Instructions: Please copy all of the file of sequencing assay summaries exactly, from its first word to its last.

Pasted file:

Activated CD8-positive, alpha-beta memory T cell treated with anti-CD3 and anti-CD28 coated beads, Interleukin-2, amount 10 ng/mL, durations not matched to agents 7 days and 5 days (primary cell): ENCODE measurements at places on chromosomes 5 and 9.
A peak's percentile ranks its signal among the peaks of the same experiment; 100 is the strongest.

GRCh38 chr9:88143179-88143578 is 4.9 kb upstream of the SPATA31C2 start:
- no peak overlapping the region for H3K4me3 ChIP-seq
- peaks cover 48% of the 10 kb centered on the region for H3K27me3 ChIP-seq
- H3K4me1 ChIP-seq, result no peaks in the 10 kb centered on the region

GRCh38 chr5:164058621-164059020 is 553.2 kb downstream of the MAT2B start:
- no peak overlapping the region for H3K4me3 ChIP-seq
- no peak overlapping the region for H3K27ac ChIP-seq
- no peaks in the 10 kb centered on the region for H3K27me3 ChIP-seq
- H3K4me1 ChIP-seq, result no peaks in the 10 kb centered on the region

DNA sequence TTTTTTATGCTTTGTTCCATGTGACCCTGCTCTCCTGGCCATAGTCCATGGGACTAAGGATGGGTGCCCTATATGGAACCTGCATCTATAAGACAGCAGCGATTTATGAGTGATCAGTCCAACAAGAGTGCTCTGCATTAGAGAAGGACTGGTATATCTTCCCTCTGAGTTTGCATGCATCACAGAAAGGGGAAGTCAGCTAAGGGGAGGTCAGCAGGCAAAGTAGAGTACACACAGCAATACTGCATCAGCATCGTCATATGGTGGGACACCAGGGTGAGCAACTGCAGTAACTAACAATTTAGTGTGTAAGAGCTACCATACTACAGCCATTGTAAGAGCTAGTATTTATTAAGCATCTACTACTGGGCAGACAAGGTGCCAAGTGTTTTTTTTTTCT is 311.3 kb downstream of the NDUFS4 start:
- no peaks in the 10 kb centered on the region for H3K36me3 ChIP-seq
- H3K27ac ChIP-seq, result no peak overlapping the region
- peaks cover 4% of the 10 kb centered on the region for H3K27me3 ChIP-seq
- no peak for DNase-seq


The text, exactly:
Activated CD8-positive, alpha-beta memory T cell treated with anti-CD3 and anti-CD28 coated beads, Interleukin-2, amount 10 ng/mL, durations not matched to agents 7 days and 5 days (primary cell): ENCODE measurements at places on chromosomes 5 and 9.
A peak's percentile ranks its signal among the peaks of the same experiment; 100 is the strongest.

GRCh38 chr9:88143179-88143578 is 4.9 kb upstream of the SPATA31C2 start:
- no peak overlapping the region for H3K4me3 ChIP-seq
- peaks cover 48% of the 10 kb centered on the region for H3K27me3 ChIP-seq
- H3K4me1 ChIP-seq, result no peaks in the 10 kb centered on the region

GRCh38 chr5:164058621-164059020 is 553.2 kb downstream of the MAT2B start:
- no peak overlapping the region for H3K4me3 ChIP-seq
- no peak overlapping the region for H3K27ac ChIP-seq
- no peaks in the 10 kb centered on the region for H3K27me3 ChIP-seq
- H3K4me1 ChIP-seq, result no peaks in the 10 kb centered on the region

DNA sequence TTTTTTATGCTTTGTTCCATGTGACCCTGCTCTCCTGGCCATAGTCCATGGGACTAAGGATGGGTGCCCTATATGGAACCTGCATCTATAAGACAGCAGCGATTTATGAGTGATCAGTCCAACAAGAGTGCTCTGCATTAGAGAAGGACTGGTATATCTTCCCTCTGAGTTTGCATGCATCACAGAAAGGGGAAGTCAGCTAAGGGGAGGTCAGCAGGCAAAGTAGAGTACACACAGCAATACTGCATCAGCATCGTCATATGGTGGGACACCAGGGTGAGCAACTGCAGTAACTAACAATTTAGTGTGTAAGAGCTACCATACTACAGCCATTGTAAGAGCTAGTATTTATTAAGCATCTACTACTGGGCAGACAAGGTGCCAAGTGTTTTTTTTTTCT is 311.3 kb downstream of the NDUFS4 start:
- no peaks in the 10 kb centered on the region for H3K36me3 ChIP-seq
- H3K27ac ChIP-seq, result no peak overlapping the region
- peaks cover 4% of the 10 kb centered on the region for H3K27me3 ChIP-seq
- no peak for DNase-seq